Browse Exhibits (2 total)

Monument and Myth: Commemorating Harriet Tubman and the Underground Railroad

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James L. Gafgen, Harriet Ross Tubman Memorial, 2006, Bristol Park, Bristol, Pennsylvania. Photograph by Renée Ater.

One of the most well-known African Americans of the nineteenth century, Harriet Tubman has been and is memorialized through her name, which adorns numerous schools, roads, bridges, parks, and plaques across the United States. She is equally well represented in sculpture. “Monument and Myth: Commemorating Harriet Tubman and the Underground Railroad” focuses on how contemporary artists have depicted the famed freedom fighter in three-dimensional form. This digital exhibit also considers how artists and communities have engaged the mythic Tubman to acknowledge the history of slavery, abolition, and freedom in the public spaces of their towns, cities, and states.

The exhibit includes the following sections:

  • a short biography of the historical Harriet Tubman;

  • a brief history of the Underground Railroad and Harriet Tubman's role as conductor;

  • a consideration of the photographic representation of Harriet Tubman and how contemporary sculptors have used these images as source material;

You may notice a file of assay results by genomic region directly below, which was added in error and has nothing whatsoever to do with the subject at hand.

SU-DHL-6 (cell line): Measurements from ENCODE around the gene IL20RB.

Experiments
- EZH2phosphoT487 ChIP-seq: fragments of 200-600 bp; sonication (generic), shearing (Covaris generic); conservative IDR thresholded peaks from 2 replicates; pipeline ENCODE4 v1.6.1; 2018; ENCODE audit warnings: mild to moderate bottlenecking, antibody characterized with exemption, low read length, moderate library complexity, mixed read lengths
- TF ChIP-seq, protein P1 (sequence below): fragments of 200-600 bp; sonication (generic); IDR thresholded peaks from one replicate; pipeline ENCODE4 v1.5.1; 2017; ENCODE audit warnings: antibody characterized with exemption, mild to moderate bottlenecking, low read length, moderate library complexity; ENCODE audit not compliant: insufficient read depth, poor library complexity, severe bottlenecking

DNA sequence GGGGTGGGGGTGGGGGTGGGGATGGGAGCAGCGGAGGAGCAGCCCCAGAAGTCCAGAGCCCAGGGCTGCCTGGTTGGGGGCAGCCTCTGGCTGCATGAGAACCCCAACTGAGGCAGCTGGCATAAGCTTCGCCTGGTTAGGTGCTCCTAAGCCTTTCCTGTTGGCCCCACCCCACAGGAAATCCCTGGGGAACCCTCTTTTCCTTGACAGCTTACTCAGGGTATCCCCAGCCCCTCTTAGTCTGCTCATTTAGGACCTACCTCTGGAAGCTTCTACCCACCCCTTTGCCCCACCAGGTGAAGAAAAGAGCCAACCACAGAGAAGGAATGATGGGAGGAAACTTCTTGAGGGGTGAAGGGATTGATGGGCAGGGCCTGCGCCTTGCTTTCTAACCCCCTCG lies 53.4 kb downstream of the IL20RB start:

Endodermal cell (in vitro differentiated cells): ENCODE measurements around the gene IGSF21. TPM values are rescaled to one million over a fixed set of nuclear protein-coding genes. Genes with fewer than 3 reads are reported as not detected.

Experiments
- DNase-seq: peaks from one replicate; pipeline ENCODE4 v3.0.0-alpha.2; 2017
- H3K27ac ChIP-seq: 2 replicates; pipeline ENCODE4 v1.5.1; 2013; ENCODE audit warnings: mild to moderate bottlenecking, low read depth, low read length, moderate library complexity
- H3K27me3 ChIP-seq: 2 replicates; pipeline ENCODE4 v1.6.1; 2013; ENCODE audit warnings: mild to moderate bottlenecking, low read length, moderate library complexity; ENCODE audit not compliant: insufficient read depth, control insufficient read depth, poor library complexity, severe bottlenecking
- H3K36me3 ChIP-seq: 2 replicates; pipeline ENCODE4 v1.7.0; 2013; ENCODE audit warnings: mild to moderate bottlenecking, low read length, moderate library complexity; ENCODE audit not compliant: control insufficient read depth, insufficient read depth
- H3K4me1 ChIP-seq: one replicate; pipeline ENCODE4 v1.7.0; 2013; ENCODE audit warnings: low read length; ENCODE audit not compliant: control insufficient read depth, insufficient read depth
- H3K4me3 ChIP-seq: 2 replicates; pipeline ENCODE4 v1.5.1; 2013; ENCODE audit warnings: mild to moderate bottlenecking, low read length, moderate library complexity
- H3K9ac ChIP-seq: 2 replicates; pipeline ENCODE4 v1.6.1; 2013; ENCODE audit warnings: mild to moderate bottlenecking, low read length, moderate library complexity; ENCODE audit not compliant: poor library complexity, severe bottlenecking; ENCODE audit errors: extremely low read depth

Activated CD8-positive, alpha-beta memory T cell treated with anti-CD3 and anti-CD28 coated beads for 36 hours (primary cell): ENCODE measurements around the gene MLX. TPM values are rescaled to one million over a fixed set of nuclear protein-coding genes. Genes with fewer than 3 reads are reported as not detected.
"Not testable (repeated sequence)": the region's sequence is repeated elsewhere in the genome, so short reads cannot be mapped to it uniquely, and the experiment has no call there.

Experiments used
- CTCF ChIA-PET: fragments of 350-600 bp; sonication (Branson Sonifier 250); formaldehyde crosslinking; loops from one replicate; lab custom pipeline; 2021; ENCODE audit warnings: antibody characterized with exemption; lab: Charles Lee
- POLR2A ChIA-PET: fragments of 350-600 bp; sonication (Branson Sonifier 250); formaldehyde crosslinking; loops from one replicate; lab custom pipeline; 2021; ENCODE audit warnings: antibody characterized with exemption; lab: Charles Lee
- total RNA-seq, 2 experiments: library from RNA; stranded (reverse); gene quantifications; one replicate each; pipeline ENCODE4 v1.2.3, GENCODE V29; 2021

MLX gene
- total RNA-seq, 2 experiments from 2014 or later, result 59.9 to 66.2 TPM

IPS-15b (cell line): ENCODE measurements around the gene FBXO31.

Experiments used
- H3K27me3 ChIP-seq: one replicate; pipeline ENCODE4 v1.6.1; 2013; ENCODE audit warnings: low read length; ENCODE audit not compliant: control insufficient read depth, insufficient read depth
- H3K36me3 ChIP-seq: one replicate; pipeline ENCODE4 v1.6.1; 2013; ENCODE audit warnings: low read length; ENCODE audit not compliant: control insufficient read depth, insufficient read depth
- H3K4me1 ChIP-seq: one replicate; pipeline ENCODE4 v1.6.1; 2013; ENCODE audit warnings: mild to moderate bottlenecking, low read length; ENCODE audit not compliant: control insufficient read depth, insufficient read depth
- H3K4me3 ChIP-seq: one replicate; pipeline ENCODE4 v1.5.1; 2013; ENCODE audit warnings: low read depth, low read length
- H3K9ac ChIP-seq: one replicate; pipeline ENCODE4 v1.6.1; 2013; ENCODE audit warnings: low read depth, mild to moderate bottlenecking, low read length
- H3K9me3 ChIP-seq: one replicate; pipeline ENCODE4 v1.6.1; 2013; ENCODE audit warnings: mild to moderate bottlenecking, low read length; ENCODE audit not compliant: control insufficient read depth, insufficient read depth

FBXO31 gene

• maps and a timeline; and

  • an in-depth analysis and interpretation of three monuments to Harriet Tubman.

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Slavery and the Memorial Landscape of Alexandria

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Truths that Rise from the Roots Remembered, 1999, Alexandria, Virginia. Photograph by Renée Ater.

Alexandria, Virignia, has a rich memorial landscape related to its colony and antebellum history. Since 1978, archaeologists have studied the African American presence in the city. More recently, the city has engaged the legacy of slavery through monuments, interpretation, and preservation of historic African American sites. “Slavery and the Memorial Landscape of Alexandria” focuses on three monuments: Truths that Rise from the Roots Remembered (1999); Edmonson Sisters Memorial (2010); and the Contrabands and Freedmen Cemetery Memorial (2013). This exhibit highlights the relationship of these three monuments to the larger history of the African American presence in the city as well as to the continued presence of a Confederate soldier memorial within the modern urban landscape of Alexandria.

The exhibit includes the following sections:

  • a brief history of Alexandria, Virginia;

  • maps and geolocation information;

  • analysis and interpretation of the three monuments in relation to form and space.

  • a consideration of Caspar Buberl’s Appomattox (The Confederate Soldier) as it relates to the memorial landscape of Alexandria, and to the three monuments;

To navigate the map, select the purple markers to reveal the monuments.

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